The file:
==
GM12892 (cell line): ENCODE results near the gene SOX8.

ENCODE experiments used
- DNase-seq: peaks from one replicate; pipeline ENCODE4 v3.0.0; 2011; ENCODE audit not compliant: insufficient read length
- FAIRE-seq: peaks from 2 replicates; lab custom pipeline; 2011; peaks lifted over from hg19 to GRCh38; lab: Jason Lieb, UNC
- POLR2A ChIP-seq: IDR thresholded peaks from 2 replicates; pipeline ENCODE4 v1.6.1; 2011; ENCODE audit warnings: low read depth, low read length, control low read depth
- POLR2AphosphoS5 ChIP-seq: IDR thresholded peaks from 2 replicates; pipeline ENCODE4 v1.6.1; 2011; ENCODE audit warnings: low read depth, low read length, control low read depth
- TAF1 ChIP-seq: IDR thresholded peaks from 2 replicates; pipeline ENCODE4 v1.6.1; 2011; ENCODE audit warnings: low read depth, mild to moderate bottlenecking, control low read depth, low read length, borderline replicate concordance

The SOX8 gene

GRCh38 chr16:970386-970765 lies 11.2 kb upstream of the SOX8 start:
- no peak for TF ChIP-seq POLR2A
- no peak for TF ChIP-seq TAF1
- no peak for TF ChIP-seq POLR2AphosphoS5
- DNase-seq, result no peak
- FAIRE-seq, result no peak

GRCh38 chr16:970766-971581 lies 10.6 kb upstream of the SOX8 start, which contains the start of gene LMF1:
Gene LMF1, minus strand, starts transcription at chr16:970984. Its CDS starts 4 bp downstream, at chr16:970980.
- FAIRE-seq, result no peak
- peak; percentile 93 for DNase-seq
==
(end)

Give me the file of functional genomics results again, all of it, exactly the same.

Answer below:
GM12892 (cell line): ENCODE results near the gene SOX8.

ENCODE experiments used
- DNase-seq: peaks from one replicate; pipeline ENCODE4 v3.0.0; 2011; ENCODE audit not compliant: insufficient read length
- FAIRE-seq: peaks from 2 replicates; lab custom pipeline; 2011; peaks lifted over from hg19 to GRCh38; lab: Jason Lieb, UNC
- POLR2A ChIP-seq: IDR thresholded peaks from 2 replicates; pipeline ENCODE4 v1.6.1; 2011; ENCODE audit warnings: low read depth, low read length, control low read depth
- POLR2AphosphoS5 ChIP-seq: IDR thresholded peaks from 2 replicates; pipeline ENCODE4 v1.6.1; 2011; ENCODE audit warnings: low read depth, low read length, control low read depth
- TAF1 ChIP-seq: IDR thresholded peaks from 2 replicates; pipeline ENCODE4 v1.6.1; 2011; ENCODE audit warnings: low read depth, mild to moderate bottlenecking, control low read depth, low read length, borderline replicate concordance

The SOX8 gene

GRCh38 chr16:970386-970765 lies 11.2 kb upstream of the SOX8 start:
- no peak for TF ChIP-seq POLR2A
- no peak for TF ChIP-seq TAF1
- no peak for TF ChIP-seq POLR2AphosphoS5
- DNase-seq, result no peak
- FAIRE-seq, result no peak

GRCh38 chr16:970766-971581 lies 10.6 kb upstream of the SOX8 start, which contains the start of gene LMF1:
Gene LMF1, minus strand, starts transcription at chr16:970984. Its CDS starts 4 bp downstream, at chr16:970980.
- FAIRE-seq, result no peak
- peak; percentile 93 for DNase-seq